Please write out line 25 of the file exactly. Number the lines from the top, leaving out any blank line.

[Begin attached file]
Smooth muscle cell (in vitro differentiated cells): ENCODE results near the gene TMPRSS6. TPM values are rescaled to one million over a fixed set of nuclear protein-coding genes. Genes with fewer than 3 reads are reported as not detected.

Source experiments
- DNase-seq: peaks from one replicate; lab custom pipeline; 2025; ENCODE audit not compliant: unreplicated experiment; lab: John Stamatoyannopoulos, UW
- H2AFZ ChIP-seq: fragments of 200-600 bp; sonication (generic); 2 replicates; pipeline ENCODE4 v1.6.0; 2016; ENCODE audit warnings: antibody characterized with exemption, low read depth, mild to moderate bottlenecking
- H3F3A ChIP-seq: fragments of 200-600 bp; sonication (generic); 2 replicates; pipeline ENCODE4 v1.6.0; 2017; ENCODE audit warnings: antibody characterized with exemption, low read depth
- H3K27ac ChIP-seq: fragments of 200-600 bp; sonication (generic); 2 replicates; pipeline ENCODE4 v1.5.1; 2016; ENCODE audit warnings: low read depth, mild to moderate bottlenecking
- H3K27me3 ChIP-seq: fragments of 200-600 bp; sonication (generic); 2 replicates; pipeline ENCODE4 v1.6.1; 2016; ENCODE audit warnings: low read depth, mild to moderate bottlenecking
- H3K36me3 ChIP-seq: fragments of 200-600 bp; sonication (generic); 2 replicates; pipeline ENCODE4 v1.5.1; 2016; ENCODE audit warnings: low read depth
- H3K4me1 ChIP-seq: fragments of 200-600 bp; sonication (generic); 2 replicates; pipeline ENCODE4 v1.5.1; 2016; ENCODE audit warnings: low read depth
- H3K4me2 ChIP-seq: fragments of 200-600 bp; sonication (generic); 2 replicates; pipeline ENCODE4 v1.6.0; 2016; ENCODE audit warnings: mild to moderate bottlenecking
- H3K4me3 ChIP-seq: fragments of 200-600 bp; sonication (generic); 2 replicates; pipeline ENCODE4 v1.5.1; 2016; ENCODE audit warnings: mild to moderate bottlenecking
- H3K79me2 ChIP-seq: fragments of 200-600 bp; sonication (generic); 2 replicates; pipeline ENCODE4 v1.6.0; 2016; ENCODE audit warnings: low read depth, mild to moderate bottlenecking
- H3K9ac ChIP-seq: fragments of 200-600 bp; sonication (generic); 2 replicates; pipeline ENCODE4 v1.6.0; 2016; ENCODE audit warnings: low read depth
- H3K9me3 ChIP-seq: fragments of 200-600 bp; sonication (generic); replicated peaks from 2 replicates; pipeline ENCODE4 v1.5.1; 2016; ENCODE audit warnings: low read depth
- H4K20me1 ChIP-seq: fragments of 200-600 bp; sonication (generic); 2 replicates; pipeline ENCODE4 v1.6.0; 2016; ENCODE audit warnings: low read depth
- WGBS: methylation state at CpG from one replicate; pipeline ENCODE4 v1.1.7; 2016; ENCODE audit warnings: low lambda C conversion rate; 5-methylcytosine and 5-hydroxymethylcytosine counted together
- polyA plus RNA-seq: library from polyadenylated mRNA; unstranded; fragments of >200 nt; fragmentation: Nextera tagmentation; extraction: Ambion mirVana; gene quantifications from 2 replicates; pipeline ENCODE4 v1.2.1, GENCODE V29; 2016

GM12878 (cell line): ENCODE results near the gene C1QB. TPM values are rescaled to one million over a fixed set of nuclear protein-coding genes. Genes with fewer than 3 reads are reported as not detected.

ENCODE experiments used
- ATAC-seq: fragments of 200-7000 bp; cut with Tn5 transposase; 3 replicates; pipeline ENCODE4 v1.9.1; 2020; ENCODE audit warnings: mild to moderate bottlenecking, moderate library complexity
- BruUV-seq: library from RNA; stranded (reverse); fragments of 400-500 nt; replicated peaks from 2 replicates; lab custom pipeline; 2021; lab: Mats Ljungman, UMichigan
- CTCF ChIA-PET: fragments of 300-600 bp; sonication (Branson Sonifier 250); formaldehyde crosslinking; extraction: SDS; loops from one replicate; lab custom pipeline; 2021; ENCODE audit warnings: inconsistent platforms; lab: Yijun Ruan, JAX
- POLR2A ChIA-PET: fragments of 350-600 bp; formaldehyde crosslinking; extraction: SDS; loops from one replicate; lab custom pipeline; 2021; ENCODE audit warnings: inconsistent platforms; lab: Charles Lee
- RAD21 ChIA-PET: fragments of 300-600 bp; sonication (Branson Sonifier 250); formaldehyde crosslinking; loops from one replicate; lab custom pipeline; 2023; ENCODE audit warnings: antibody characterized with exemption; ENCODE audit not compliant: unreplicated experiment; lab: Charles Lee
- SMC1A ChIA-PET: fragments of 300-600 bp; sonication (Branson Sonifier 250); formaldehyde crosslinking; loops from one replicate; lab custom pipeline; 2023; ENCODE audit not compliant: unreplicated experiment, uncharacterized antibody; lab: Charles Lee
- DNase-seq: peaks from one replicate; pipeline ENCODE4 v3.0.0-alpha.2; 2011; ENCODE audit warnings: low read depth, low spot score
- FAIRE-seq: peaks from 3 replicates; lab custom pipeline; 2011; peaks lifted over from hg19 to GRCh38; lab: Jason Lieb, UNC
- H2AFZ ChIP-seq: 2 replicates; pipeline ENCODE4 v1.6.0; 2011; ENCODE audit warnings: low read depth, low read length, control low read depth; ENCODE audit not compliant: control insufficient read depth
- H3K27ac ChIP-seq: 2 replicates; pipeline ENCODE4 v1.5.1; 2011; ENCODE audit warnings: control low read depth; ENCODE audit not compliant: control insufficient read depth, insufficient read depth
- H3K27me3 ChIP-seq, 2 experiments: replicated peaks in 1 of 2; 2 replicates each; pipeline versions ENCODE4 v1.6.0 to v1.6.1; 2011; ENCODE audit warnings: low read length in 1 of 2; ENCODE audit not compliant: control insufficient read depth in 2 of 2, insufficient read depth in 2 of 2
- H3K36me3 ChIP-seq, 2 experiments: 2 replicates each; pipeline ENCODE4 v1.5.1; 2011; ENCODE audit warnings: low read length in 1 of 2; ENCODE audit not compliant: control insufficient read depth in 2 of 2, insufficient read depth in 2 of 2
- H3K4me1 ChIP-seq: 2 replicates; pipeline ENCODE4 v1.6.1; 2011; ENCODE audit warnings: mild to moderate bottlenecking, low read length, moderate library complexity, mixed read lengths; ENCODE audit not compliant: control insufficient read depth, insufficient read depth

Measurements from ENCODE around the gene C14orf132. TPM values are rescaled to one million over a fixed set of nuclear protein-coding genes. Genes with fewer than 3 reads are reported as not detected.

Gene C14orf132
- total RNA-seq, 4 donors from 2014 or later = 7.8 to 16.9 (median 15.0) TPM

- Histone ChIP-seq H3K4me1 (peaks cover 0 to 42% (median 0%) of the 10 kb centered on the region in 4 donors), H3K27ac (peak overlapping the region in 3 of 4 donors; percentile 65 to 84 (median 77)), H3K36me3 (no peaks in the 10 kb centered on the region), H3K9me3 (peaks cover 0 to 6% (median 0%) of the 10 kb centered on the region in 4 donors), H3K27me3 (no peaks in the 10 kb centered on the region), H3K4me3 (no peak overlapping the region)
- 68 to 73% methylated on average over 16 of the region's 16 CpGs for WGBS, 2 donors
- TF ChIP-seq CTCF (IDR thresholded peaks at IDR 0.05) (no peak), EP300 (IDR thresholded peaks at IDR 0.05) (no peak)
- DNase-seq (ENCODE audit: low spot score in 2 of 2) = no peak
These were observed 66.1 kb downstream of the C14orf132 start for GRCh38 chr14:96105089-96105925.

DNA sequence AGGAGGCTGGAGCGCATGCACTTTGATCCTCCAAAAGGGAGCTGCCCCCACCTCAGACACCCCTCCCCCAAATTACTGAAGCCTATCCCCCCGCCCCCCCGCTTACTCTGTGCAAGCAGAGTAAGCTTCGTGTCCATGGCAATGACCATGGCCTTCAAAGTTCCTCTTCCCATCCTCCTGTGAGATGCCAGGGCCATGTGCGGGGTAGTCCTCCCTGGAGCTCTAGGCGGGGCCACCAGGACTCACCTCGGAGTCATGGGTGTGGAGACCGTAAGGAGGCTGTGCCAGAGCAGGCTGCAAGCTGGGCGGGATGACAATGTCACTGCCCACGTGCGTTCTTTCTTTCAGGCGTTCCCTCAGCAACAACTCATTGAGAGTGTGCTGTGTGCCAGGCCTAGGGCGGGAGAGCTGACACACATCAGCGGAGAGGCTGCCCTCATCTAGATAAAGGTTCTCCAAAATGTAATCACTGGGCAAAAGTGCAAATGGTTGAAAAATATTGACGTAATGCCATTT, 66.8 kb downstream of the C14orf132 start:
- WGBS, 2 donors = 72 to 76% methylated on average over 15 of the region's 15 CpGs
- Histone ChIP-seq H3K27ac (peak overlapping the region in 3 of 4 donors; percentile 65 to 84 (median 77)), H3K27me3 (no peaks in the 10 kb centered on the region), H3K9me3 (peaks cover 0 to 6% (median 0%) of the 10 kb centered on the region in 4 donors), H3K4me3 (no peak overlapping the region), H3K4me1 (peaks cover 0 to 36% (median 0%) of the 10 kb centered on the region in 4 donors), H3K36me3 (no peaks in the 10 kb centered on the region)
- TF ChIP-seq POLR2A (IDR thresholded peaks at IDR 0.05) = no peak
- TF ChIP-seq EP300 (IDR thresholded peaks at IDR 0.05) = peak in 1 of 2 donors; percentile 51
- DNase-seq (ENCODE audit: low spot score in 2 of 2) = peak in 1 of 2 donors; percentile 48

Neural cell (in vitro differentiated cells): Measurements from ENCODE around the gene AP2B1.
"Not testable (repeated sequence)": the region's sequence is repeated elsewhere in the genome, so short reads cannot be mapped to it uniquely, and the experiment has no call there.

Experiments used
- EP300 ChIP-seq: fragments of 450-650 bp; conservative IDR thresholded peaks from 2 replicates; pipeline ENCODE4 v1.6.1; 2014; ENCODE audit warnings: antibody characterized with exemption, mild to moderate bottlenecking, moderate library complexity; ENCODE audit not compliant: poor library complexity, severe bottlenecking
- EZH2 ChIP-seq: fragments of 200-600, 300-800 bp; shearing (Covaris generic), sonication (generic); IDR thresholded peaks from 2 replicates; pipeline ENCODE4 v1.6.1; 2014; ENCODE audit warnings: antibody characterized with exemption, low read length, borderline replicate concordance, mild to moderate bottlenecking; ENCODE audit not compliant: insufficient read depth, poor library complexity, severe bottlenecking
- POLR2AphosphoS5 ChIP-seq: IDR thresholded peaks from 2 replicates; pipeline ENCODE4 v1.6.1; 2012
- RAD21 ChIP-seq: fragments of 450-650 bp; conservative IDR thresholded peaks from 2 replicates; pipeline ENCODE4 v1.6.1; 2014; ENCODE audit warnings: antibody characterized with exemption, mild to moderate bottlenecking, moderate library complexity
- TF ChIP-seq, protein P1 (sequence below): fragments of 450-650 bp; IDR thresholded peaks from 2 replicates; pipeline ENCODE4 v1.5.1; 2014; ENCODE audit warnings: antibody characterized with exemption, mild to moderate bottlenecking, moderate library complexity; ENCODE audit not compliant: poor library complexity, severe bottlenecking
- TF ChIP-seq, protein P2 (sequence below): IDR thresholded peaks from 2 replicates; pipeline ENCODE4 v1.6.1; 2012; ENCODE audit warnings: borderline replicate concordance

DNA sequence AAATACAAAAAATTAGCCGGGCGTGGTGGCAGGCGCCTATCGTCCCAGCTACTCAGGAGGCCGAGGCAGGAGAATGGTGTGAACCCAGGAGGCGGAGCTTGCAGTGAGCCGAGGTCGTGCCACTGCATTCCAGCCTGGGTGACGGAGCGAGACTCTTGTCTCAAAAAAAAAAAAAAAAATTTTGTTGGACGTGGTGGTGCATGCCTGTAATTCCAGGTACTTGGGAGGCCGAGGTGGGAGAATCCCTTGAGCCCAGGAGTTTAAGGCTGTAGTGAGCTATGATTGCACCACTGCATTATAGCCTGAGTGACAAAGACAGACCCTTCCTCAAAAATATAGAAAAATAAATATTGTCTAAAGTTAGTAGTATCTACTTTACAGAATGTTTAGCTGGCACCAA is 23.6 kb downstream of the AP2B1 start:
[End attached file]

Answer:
- SMC1A ChIA-PET: fragments of 300-600 bp; sonication (Branson Sonifier 250); formaldehyde crosslinking; loops from one replicate; lab custom pipeline; 2023; ENCODE audit not compliant: unreplicated experiment, uncharacterized antibody; lab: Charles Lee